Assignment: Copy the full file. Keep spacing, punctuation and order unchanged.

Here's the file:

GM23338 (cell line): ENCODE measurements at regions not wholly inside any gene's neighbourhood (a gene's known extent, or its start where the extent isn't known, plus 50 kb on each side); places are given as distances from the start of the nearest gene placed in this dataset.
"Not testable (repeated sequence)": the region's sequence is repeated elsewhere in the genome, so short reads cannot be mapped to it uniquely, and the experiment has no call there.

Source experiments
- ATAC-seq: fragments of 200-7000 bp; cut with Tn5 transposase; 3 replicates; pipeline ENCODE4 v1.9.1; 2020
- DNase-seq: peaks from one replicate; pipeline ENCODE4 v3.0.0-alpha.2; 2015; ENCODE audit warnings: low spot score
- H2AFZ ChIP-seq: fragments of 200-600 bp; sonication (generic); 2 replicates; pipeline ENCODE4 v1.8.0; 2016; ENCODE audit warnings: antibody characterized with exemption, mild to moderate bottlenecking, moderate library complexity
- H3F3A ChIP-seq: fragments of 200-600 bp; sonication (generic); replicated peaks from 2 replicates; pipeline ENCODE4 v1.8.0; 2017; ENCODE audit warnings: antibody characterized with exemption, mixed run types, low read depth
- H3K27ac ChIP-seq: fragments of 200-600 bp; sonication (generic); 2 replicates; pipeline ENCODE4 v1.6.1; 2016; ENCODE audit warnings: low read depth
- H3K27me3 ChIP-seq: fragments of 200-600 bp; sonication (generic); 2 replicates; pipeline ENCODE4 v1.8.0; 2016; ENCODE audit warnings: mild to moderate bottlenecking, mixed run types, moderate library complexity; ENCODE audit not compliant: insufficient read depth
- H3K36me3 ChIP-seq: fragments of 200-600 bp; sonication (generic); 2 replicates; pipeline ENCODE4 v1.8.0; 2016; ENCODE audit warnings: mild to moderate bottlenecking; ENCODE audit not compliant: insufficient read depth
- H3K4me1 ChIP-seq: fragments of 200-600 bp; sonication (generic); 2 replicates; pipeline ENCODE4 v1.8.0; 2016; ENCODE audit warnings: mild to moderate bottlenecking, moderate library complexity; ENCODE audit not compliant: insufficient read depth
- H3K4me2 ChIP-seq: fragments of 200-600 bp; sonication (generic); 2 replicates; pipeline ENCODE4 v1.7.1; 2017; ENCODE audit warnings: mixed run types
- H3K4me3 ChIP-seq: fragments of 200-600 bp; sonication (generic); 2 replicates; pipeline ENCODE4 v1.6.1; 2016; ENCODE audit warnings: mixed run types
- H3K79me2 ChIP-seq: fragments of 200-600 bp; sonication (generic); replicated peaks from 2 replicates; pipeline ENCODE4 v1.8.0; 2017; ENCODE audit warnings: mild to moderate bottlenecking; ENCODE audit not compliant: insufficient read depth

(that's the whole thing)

GM23338 (cell line): ENCODE measurements at regions not wholly inside any gene's neighbourhood (a gene's known extent, or its start where the extent isn't known, plus 50 kb on each side); places are given as distances from the start of the nearest gene placed in this dataset.
"Not testable (repeated sequence)": the region's sequence is repeated elsewhere in the genome, so short reads cannot be mapped to it uniquely, and the experiment has no call there.

Source experiments
- ATAC-seq: fragments of 200-7000 bp; cut with Tn5 transposase; 3 replicates; pipeline ENCODE4 v1.9.1; 2020
- DNase-seq: peaks from one replicate; pipeline ENCODE4 v3.0.0-alpha.2; 2015; ENCODE audit warnings: low spot score
- H2AFZ ChIP-seq: fragments of 200-600 bp; sonication (generic); 2 replicates; pipeline ENCODE4 v1.8.0; 2016; ENCODE audit warnings: antibody characterized with exemption, mild to moderate bottlenecking, moderate library complexity
- H3F3A ChIP-seq: fragments of 200-600 bp; sonication (generic); replicated peaks from 2 replicates; pipeline ENCODE4 v1.8.0; 2017; ENCODE audit warnings: antibody characterized with exemption, mixed run types, low read depth
- H3K27ac ChIP-seq: fragments of 200-600 bp; sonication (generic); 2 replicates; pipeline ENCODE4 v1.6.1; 2016; ENCODE audit warnings: low read depth
- H3K27me3 ChIP-seq: fragments of 200-600 bp; sonication (generic); 2 replicates; pipeline ENCODE4 v1.8.0; 2016; ENCODE audit warnings: mild to moderate bottlenecking, mixed run types, moderate library complexity; ENCODE audit not compliant: insufficient read depth
- H3K36me3 ChIP-seq: fragments of 200-600 bp; sonication (generic); 2 replicates; pipeline ENCODE4 v1.8.0; 2016; ENCODE audit warnings: mild to moderate bottlenecking; ENCODE audit not compliant: insufficient read depth
- H3K4me1 ChIP-seq: fragments of 200-600 bp; sonication (generic); 2 replicates; pipeline ENCODE4 v1.8.0; 2016; ENCODE audit warnings: mild to moderate bottlenecking, moderate library complexity; ENCODE audit not compliant: insufficient read depth
- H3K4me2 ChIP-seq: fragments of 200-600 bp; sonication (generic); 2 replicates; pipeline ENCODE4 v1.7.1; 2017; ENCODE audit warnings: mixed run types
- H3K4me3 ChIP-seq: fragments of 200-600 bp; sonication (generic); 2 replicates; pipeline ENCODE4 v1.6.1; 2016; ENCODE audit warnings: mixed run types
- H3K79me2 ChIP-seq: fragments of 200-600 bp; sonication (generic); replicated peaks from 2 replicates; pipeline ENCODE4 v1.8.0; 2017; ENCODE audit warnings: mild to moderate bottlenecking; ENCODE audit not compliant: insufficient read depth